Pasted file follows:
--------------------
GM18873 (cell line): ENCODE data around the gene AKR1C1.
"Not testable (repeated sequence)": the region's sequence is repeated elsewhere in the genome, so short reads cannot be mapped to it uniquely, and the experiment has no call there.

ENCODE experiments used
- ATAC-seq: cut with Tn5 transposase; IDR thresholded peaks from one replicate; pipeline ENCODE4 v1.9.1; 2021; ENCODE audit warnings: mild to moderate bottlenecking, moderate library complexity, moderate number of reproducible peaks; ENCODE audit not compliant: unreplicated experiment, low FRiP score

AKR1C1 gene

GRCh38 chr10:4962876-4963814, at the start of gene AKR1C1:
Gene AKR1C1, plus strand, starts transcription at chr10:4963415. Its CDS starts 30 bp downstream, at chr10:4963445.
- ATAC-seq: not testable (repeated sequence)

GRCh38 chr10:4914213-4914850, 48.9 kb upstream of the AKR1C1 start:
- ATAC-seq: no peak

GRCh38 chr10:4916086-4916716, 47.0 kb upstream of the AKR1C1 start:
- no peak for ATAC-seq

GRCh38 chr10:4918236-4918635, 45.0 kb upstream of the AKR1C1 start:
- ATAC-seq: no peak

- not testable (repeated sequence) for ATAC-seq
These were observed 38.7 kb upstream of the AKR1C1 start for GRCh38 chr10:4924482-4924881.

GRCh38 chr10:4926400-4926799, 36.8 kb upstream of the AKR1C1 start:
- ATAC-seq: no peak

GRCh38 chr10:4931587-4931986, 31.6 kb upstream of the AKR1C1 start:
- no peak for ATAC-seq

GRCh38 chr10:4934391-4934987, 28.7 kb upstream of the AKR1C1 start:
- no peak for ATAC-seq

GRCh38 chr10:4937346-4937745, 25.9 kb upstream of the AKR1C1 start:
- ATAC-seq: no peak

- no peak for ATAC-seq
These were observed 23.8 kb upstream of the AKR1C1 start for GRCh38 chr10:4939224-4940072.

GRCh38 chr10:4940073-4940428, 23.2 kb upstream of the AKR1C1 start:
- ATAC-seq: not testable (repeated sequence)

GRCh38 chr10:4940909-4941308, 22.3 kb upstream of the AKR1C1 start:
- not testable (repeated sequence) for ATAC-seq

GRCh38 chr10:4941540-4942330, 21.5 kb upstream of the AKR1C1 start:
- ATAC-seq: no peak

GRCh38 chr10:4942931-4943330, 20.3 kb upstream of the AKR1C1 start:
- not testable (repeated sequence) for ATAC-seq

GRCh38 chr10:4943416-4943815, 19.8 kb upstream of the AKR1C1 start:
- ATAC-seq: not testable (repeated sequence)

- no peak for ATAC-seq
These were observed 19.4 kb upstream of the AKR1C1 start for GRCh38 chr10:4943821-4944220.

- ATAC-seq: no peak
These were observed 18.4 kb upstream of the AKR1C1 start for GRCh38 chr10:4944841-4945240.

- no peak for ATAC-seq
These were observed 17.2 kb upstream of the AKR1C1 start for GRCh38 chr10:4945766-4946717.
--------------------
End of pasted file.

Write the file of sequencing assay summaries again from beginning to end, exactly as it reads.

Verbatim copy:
GM18873 (cell line): ENCODE data around the gene AKR1C1.
"Not testable (repeated sequence)": the region's sequence is repeated elsewhere in the genome, so short reads cannot be mapped to it uniquely, and the experiment has no call there.

ENCODE experiments used
- ATAC-seq: cut with Tn5 transposase; IDR thresholded peaks from one replicate; pipeline ENCODE4 v1.9.1; 2021; ENCODE audit warnings: mild to moderate bottlenecking, moderate library complexity, moderate number of reproducible peaks; ENCODE audit not compliant: unreplicated experiment, low FRiP score

AKR1C1 gene

GRCh38 chr10:4962876-4963814, at the start of gene AKR1C1:
Gene AKR1C1, plus strand, starts transcription at chr10:4963415. Its CDS starts 30 bp downstream, at chr10:4963445.
- ATAC-seq: not testable (repeated sequence)

GRCh38 chr10:4914213-4914850, 48.9 kb upstream of the AKR1C1 start:
- ATAC-seq: no peak

GRCh38 chr10:4916086-4916716, 47.0 kb upstream of the AKR1C1 start:
- no peak for ATAC-seq

GRCh38 chr10:4918236-4918635, 45.0 kb upstream of the AKR1C1 start:
- ATAC-seq: no peak

- not testable (repeated sequence) for ATAC-seq
These were observed 38.7 kb upstream of the AKR1C1 start for GRCh38 chr10:4924482-4924881.

GRCh38 chr10:4926400-4926799, 36.8 kb upstream of the AKR1C1 start:
- ATAC-seq: no peak

GRCh38 chr10:4931587-4931986, 31.6 kb upstream of the AKR1C1 start:
- no peak for ATAC-seq

GRCh38 chr10:4934391-4934987, 28.7 kb upstream of the AKR1C1 start:
- no peak for ATAC-seq

GRCh38 chr10:4937346-4937745, 25.9 kb upstream of the AKR1C1 start:
- ATAC-seq: no peak

- no peak for ATAC-seq
These were observed 23.8 kb upstream of the AKR1C1 start for GRCh38 chr10:4939224-4940072.

GRCh38 chr10:4940073-4940428, 23.2 kb upstream of the AKR1C1 start:
- ATAC-seq: not testable (repeated sequence)

GRCh38 chr10:4940909-4941308, 22.3 kb upstream of the AKR1C1 start:
- not testable (repeated sequence) for ATAC-seq

GRCh38 chr10:4941540-4942330, 21.5 kb upstream of the AKR1C1 start:
- ATAC-seq: no peak

GRCh38 chr10:4942931-4943330, 20.3 kb upstream of the AKR1C1 start:
- not testable (repeated sequence) for ATAC-seq

GRCh38 chr10:4943416-4943815, 19.8 kb upstream of the AKR1C1 start:
- ATAC-seq: not testable (repeated sequence)

- no peak for ATAC-seq
These were observed 19.4 kb upstream of the AKR1C1 start for GRCh38 chr10:4943821-4944220.

- ATAC-seq: no peak
These were observed 18.4 kb upstream of the AKR1C1 start for GRCh38 chr10:4944841-4945240.

- no peak for ATAC-seq
These were observed 17.2 kb upstream of the AKR1C1 start for GRCh38 chr10:4945766-4946717.